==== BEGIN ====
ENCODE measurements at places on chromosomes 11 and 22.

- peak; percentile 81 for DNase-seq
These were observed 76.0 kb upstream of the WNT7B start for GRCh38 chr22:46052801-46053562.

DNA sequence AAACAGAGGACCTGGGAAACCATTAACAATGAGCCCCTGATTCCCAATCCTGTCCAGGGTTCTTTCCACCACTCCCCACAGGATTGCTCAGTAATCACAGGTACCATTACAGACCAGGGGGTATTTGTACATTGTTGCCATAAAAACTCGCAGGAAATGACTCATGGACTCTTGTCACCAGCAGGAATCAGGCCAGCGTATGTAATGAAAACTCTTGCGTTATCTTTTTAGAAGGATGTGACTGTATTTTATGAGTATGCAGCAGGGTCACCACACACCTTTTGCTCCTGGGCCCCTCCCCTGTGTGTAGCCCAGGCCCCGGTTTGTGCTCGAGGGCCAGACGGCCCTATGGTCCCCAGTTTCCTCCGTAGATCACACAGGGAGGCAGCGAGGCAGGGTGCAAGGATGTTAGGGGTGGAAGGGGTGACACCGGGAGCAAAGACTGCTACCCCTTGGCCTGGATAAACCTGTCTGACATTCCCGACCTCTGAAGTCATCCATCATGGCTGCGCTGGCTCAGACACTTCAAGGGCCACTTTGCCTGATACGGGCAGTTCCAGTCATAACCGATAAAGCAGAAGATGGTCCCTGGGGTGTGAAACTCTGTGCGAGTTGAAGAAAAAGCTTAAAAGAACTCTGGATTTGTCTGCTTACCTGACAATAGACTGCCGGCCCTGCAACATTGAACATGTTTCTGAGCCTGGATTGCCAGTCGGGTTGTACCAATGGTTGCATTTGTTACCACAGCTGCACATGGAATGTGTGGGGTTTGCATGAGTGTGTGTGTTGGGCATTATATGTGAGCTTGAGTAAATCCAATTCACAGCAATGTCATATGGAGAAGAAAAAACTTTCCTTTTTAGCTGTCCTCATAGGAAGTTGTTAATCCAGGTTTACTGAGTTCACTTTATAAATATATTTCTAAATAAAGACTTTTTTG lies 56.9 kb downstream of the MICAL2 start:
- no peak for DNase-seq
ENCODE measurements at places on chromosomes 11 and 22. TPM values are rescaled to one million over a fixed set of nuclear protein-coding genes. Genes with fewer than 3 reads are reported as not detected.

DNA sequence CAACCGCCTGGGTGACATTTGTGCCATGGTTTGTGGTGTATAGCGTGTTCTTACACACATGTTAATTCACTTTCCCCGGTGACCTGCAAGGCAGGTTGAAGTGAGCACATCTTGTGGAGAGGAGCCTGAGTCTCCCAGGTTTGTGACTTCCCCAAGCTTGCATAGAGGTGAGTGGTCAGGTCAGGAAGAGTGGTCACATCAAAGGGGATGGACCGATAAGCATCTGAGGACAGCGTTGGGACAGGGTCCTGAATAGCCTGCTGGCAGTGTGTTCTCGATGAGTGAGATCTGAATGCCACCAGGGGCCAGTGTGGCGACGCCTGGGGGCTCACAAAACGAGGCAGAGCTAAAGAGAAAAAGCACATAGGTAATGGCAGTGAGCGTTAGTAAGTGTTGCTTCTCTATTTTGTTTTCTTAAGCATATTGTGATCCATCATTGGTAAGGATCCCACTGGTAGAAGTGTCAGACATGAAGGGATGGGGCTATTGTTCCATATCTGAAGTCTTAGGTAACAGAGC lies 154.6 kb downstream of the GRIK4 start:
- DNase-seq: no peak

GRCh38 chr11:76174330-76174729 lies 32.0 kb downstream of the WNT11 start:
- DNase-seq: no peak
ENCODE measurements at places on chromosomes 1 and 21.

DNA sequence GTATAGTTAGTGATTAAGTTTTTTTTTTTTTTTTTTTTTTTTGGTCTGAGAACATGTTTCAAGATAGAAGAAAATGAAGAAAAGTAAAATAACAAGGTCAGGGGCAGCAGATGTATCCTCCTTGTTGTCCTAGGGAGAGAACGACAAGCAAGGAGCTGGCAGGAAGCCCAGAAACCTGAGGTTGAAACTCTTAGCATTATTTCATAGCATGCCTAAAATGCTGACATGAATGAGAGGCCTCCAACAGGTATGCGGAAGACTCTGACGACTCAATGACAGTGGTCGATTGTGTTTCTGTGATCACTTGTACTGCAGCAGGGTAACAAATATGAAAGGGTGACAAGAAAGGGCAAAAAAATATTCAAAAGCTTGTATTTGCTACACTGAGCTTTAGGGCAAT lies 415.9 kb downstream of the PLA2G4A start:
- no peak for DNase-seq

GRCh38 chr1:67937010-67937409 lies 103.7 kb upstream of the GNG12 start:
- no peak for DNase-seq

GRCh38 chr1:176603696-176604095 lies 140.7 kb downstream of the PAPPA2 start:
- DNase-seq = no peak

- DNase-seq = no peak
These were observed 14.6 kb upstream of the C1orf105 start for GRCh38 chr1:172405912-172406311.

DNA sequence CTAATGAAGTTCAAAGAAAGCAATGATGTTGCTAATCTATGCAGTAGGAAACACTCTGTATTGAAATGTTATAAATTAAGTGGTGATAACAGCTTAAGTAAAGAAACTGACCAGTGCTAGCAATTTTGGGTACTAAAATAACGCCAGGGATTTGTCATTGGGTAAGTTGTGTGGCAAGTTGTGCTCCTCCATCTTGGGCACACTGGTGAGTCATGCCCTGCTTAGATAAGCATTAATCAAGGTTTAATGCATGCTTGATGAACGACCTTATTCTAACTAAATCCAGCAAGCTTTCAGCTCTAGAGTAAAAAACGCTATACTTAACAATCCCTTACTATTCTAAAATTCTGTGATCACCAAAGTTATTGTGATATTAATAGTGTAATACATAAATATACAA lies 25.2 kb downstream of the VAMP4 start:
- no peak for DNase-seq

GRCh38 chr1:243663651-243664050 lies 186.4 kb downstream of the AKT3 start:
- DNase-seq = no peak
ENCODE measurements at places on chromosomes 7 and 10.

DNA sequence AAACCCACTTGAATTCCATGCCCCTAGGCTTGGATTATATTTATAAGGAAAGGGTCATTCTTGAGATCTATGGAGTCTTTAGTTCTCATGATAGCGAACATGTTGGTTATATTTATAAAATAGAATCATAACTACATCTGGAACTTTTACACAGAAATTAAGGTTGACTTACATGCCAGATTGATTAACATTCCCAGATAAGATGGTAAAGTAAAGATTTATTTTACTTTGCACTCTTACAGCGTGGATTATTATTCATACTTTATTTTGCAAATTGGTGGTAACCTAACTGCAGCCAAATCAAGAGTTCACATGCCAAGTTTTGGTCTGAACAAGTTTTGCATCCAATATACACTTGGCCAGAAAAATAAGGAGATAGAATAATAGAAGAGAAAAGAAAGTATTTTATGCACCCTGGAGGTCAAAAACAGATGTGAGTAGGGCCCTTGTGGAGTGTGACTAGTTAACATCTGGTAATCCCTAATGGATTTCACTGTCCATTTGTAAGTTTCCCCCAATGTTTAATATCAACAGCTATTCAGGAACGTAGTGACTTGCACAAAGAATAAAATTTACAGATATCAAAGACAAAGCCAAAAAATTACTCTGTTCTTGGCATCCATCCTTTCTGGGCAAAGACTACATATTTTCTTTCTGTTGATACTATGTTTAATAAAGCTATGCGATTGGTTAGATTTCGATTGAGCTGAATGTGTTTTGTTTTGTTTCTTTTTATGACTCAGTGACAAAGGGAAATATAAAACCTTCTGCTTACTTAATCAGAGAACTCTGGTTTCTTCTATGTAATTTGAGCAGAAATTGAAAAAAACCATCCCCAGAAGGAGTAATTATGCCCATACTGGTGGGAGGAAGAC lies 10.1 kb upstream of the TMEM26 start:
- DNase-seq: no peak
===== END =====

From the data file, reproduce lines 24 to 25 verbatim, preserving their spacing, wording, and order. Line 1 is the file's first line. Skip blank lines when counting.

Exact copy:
ENCODE measurements at places on chromosomes 7 and 10.

DNA sequence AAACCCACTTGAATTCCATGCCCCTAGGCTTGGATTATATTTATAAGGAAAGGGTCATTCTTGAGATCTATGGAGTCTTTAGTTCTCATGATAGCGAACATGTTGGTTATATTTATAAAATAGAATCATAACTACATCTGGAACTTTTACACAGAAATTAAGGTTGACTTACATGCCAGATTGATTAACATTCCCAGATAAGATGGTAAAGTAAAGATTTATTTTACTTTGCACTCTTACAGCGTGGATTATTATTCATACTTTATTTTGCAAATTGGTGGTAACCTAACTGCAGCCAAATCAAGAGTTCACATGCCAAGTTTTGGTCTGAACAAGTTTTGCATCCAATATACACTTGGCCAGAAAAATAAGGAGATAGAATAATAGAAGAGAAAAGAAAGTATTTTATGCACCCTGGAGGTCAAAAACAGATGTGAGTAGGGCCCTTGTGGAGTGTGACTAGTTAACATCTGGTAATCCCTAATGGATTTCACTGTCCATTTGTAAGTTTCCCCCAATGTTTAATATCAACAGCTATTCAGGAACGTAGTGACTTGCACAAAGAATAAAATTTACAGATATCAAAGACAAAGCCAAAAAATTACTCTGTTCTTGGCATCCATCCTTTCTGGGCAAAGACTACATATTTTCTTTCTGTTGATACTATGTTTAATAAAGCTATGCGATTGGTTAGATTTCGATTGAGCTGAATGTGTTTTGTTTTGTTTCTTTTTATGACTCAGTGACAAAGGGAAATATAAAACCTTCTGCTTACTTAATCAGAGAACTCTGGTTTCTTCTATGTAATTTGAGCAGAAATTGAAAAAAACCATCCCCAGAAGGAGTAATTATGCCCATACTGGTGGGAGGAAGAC lies 10.1 kb upstream of the TMEM26 start: